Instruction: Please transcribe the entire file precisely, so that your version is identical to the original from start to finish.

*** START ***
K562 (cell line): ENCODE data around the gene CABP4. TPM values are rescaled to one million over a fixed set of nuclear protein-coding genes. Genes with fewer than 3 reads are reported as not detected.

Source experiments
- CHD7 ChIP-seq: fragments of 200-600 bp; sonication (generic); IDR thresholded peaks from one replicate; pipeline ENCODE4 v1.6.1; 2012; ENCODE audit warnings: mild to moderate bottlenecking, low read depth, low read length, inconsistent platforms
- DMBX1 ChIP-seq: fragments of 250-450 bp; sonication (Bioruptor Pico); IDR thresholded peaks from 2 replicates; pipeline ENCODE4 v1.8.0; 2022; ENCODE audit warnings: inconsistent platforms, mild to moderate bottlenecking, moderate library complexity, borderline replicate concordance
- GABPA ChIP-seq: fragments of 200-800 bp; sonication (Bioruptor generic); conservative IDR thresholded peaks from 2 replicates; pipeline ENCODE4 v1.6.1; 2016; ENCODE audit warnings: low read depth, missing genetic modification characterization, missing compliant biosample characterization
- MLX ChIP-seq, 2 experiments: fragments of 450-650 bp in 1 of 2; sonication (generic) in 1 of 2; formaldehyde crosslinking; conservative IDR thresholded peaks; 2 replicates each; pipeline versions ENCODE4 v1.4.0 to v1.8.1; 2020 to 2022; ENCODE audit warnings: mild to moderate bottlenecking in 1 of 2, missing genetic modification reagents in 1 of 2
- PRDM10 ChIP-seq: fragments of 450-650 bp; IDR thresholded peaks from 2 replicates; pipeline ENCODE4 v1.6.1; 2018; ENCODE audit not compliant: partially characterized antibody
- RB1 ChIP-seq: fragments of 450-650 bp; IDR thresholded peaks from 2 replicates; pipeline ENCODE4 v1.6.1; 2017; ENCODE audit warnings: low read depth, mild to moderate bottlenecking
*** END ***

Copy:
K562 (cell line): ENCODE data around the gene CABP4. TPM values are rescaled to one million over a fixed set of nuclear protein-coding genes. Genes with fewer than 3 reads are reported as not detected.

Source experiments
- CHD7 ChIP-seq: fragments of 200-600 bp; sonication (generic); IDR thresholded peaks from one replicate; pipeline ENCODE4 v1.6.1; 2012; ENCODE audit warnings: mild to moderate bottlenecking, low read depth, low read length, inconsistent platforms
- DMBX1 ChIP-seq: fragments of 250-450 bp; sonication (Bioruptor Pico); IDR thresholded peaks from 2 replicates; pipeline ENCODE4 v1.8.0; 2022; ENCODE audit warnings: inconsistent platforms, mild to moderate bottlenecking, moderate library complexity, borderline replicate concordance
- GABPA ChIP-seq: fragments of 200-800 bp; sonication (Bioruptor generic); conservative IDR thresholded peaks from 2 replicates; pipeline ENCODE4 v1.6.1; 2016; ENCODE audit warnings: low read depth, missing genetic modification characterization, missing compliant biosample characterization
- MLX ChIP-seq, 2 experiments: fragments of 450-650 bp in 1 of 2; sonication (generic) in 1 of 2; formaldehyde crosslinking; conservative IDR thresholded peaks; 2 replicates each; pipeline versions ENCODE4 v1.4.0 to v1.8.1; 2020 to 2022; ENCODE audit warnings: mild to moderate bottlenecking in 1 of 2, missing genetic modification reagents in 1 of 2
- PRDM10 ChIP-seq: fragments of 450-650 bp; IDR thresholded peaks from 2 replicates; pipeline ENCODE4 v1.6.1; 2018; ENCODE audit not compliant: partially characterized antibody
- RB1 ChIP-seq: fragments of 450-650 bp; IDR thresholded peaks from 2 replicates; pipeline ENCODE4 v1.6.1; 2017; ENCODE audit warnings: low read depth, mild to moderate bottlenecking